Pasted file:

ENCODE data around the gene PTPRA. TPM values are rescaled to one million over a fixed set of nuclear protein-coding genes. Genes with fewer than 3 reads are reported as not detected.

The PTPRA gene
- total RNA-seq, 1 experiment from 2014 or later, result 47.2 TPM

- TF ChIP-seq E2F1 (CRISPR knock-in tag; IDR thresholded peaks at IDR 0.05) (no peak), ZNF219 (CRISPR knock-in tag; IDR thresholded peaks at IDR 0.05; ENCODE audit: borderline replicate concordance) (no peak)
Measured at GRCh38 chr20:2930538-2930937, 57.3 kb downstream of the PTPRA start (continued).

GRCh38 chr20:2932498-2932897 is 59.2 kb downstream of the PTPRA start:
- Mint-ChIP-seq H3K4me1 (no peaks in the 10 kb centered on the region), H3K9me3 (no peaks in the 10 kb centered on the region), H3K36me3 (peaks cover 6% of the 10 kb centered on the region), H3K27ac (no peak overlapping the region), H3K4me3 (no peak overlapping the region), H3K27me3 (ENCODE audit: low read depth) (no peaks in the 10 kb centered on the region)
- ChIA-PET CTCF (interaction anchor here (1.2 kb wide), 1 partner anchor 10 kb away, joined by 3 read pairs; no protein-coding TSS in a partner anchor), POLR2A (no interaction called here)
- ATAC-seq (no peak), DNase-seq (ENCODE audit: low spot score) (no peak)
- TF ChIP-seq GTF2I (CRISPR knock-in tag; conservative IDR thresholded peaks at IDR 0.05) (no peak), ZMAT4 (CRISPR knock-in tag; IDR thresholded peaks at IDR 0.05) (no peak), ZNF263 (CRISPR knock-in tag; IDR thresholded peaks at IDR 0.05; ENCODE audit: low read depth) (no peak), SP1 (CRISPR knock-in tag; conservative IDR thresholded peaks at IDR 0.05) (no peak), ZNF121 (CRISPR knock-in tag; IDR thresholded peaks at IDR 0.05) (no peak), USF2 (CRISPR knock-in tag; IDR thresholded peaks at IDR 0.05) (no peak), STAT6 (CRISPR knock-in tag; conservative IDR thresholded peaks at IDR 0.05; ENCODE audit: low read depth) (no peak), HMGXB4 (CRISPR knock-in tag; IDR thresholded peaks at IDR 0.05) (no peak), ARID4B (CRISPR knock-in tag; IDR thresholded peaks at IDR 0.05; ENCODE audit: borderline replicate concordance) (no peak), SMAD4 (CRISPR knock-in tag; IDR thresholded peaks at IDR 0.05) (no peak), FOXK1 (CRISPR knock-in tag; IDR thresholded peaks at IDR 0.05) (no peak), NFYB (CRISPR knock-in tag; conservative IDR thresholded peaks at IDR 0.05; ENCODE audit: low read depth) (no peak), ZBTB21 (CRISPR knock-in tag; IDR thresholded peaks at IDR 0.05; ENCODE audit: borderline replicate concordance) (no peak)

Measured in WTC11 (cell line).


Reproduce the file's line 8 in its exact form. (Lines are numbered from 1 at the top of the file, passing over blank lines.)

- ChIA-PET CTCF (interaction anchor here (1.2 kb wide), 1 partner anchor 10 kb away, joined by 3 read pairs; no protein-coding TSS in a partner anchor), POLR2A (no interaction called here)